Dividend stocks are hot commodities in today's low-interest-rate environment, and that popularity has produced steep valuations among the biggest, best-known players. So we asked our investors to highlight a few companies that aren't on everyone's watch list yet still boast impressive income fundamentals.
Gas up with this dividend stock
Dan Caplinger (Northwest Natural Gas): Many dividend stocks are well-known, especially in an environment in which investors are hungry for portfolio income. Yet even in recent years, some key dividend stocks have flown under the radar. Northwest Natural Gas is one of them, as the gas utility company has a history of treating its shareholders well that is nearly unparalleled among its peers in the stock market.
Northwest Natural Gas is a gas utility that serves the Oregon and southwestern Washington area in the Pacific Northwest. The company also provides underground natural gas storage for the local and national markets. That simple business model isn't all that exciting, but it has put Northwest Natural Gas among just a handful of stocks that have boosted their dividend payments each and every year for at least 60 years.
At 2.9%, Northwest Natural Gas' dividend yield isn't particularly remarkable among utilities, and its most recent quarter-cent boost to $0.4725 per share suggests some of the challenges that the company faces right now. Nevertheless, to have done so well for so long is noteworthy, and that's why Northwest Natural Gas deserves notice from income investors looking for reliable dividends and a solid track record of consistent payout growth.
Thirsty for income
Demitri Kalogeropoulos (SJW Group): SJW Group is a water company whose primary market is the 230,000 homes and businesses it services in California's San Jose metropolitan area. As a public utility, it has no real competition. But in exchange for that monopoly shareholders must accept an unusually high level of regulation. Any pricing changes SJW wants to make must be approved by the local government, for example.
That setup has been ideal for long-term dividend growth. In fact, SJW's 7.4% payout hike this year marked its 50th consecutive annual raise. The boost followed a strong operating year in which net income jumped 40% to over $50 million.
Investors can't count on that kind of sharp profit growth occurring regularly. After all, large swings in operating expenses are common, as SJW's water supply access shifts with the rate of rainfall each year. Recent drought conditions put pressure on revenue while at the same time raising the cost of water production. Yet SJW has a long track record of producing steady income gains. And management aims to return between 50% and 60% of net income to shareholders in the form of dividends. Sure, at 1.4% you won't get a particularly large yield out of this investment. But it's a highly dependable payout that comes with a decent shot at stock price appreciation as SJW services a wider market over time.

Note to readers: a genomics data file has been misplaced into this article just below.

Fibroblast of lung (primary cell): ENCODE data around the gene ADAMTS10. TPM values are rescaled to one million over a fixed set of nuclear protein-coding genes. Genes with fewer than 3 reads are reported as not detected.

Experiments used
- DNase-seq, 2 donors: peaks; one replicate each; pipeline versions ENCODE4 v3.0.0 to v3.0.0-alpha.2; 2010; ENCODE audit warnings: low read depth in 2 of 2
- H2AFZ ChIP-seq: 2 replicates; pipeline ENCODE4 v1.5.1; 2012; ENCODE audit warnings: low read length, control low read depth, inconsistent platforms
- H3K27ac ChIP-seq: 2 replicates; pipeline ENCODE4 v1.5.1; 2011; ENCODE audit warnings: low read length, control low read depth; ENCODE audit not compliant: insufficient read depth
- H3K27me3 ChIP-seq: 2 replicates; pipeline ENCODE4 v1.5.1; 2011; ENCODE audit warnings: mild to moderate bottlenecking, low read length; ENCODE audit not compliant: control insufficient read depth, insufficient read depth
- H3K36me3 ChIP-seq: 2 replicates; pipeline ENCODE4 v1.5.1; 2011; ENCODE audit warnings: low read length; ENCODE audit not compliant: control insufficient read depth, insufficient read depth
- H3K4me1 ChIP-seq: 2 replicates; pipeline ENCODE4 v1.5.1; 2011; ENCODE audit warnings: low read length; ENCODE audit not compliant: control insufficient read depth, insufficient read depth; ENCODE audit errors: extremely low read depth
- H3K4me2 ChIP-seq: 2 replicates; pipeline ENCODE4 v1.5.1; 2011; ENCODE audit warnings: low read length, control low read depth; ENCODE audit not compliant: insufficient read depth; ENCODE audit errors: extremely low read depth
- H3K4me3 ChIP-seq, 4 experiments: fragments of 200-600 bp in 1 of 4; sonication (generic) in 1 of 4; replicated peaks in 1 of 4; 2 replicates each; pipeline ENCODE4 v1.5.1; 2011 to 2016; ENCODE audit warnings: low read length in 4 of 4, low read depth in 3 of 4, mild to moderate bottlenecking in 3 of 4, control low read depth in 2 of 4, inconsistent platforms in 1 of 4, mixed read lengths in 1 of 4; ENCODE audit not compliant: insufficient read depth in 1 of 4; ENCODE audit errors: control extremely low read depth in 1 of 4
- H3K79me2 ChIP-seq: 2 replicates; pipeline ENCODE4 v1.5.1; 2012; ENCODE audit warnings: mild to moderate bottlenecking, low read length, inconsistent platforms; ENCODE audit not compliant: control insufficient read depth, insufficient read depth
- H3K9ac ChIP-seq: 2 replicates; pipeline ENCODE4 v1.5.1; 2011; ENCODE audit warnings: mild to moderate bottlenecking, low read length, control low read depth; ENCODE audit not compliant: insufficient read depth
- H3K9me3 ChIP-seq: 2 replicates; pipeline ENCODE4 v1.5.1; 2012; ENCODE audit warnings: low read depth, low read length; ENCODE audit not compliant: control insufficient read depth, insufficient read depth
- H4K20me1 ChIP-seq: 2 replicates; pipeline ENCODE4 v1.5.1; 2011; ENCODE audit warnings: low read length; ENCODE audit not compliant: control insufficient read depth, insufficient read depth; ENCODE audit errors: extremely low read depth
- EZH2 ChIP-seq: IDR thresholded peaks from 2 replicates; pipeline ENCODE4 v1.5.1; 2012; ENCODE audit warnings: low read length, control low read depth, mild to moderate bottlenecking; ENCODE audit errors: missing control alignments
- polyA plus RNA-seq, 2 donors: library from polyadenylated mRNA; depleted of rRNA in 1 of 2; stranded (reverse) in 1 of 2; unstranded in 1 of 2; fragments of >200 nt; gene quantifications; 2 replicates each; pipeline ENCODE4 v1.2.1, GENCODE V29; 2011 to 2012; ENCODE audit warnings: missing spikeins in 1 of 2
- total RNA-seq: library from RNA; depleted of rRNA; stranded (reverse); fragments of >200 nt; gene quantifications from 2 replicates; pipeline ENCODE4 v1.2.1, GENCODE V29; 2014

Getting greedy when others are fearful
Jason Hall (Pattern Energy Group Inc): With a recent dip in its stock price pushing the yield above 8%, little-known Pattern Energy should be on your short list of dividend stocks to consider.
Pattern Energy owns either outright or partial stakes in 20 wind energy facilities located in the U.S., Canada, and Chile, and has a plan to double its power-generating capacity -- and the cash flows from it -- by 2020. Its steady growth has allowed the company to increase its dividend every quarter since 2014 -- up 35% since the first dividend was issued in 2013.
The stock price is down almost 20% from its 2017 peak at this writing, as the market reacts to fears that Congress will remove tax benefits for solar and wind as part of tax reform. If these proposals make it to the final law, that wouldn't be great for Pattern Energy.
But CEO Michael Garland -- who owns about 6% of the company -- isn't concerned. First, Pattern's current pipeline is made up of about 60% non-U.S. projects, giving the company a solid growth platform even if tax reform significantly alters U.S. tax credits for renewables. Furthermore, Garland pointed out that the company is set for a net benefit if corporate tax rates are indeed lowered, and multiple members of Congress have unequivocally stated they won't support a bill without renewable tax credits.
The market seems to be acting in fear of a worst-case scenario that's very unlikely, and that's created an excellent opportunity for investors today.